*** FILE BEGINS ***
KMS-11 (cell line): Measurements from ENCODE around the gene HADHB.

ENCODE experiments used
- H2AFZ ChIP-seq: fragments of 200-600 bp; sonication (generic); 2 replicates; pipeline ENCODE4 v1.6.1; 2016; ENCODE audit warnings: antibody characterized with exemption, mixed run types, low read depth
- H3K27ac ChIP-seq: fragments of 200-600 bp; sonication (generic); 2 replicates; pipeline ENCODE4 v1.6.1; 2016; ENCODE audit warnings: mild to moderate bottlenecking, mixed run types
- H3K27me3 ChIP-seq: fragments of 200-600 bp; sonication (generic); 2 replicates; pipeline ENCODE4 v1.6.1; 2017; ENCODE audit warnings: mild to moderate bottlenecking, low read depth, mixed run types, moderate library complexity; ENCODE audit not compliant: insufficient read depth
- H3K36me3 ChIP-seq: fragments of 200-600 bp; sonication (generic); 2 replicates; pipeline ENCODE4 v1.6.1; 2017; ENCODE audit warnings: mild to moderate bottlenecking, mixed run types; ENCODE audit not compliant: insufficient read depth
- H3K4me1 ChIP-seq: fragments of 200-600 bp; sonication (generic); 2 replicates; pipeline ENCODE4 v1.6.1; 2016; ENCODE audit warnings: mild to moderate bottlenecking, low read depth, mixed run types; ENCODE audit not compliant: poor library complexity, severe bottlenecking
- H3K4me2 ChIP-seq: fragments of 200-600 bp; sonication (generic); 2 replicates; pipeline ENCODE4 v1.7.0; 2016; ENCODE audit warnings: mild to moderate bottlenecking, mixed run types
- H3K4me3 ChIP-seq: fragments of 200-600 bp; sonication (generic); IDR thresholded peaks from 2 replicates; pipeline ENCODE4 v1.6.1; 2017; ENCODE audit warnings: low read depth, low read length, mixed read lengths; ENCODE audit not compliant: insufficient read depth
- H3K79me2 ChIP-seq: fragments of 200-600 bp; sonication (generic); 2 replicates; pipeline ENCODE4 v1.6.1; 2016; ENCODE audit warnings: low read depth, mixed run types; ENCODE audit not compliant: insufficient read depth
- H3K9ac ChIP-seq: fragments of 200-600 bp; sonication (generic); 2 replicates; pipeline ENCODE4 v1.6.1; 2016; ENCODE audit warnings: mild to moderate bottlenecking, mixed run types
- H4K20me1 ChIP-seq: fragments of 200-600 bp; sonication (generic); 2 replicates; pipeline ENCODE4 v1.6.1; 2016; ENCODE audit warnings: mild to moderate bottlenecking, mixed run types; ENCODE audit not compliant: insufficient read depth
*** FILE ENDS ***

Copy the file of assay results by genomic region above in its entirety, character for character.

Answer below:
KMS-11 (cell line): Measurements from ENCODE around the gene HADHB.

ENCODE experiments used
- H2AFZ ChIP-seq: fragments of 200-600 bp; sonication (generic); 2 replicates; pipeline ENCODE4 v1.6.1; 2016; ENCODE audit warnings: antibody characterized with exemption, mixed run types, low read depth
- H3K27ac ChIP-seq: fragments of 200-600 bp; sonication (generic); 2 replicates; pipeline ENCODE4 v1.6.1; 2016; ENCODE audit warnings: mild to moderate bottlenecking, mixed run types
- H3K27me3 ChIP-seq: fragments of 200-600 bp; sonication (generic); 2 replicates; pipeline ENCODE4 v1.6.1; 2017; ENCODE audit warnings: mild to moderate bottlenecking, low read depth, mixed run types, moderate library complexity; ENCODE audit not compliant: insufficient read depth
- H3K36me3 ChIP-seq: fragments of 200-600 bp; sonication (generic); 2 replicates; pipeline ENCODE4 v1.6.1; 2017; ENCODE audit warnings: mild to moderate bottlenecking, mixed run types; ENCODE audit not compliant: insufficient read depth
- H3K4me1 ChIP-seq: fragments of 200-600 bp; sonication (generic); 2 replicates; pipeline ENCODE4 v1.6.1; 2016; ENCODE audit warnings: mild to moderate bottlenecking, low read depth, mixed run types; ENCODE audit not compliant: poor library complexity, severe bottlenecking
- H3K4me2 ChIP-seq: fragments of 200-600 bp; sonication (generic); 2 replicates; pipeline ENCODE4 v1.7.0; 2016; ENCODE audit warnings: mild to moderate bottlenecking, mixed run types
- H3K4me3 ChIP-seq: fragments of 200-600 bp; sonication (generic); IDR thresholded peaks from 2 replicates; pipeline ENCODE4 v1.6.1; 2017; ENCODE audit warnings: low read depth, low read length, mixed read lengths; ENCODE audit not compliant: insufficient read depth
- H3K79me2 ChIP-seq: fragments of 200-600 bp; sonication (generic); 2 replicates; pipeline ENCODE4 v1.6.1; 2016; ENCODE audit warnings: low read depth, mixed run types; ENCODE audit not compliant: insufficient read depth
- H3K9ac ChIP-seq: fragments of 200-600 bp; sonication (generic); 2 replicates; pipeline ENCODE4 v1.6.1; 2016; ENCODE audit warnings: mild to moderate bottlenecking, mixed run types
- H4K20me1 ChIP-seq: fragments of 200-600 bp; sonication (generic); 2 replicates; pipeline ENCODE4 v1.6.1; 2016; ENCODE audit warnings: mild to moderate bottlenecking, mixed run types; ENCODE audit not compliant: insufficient read depth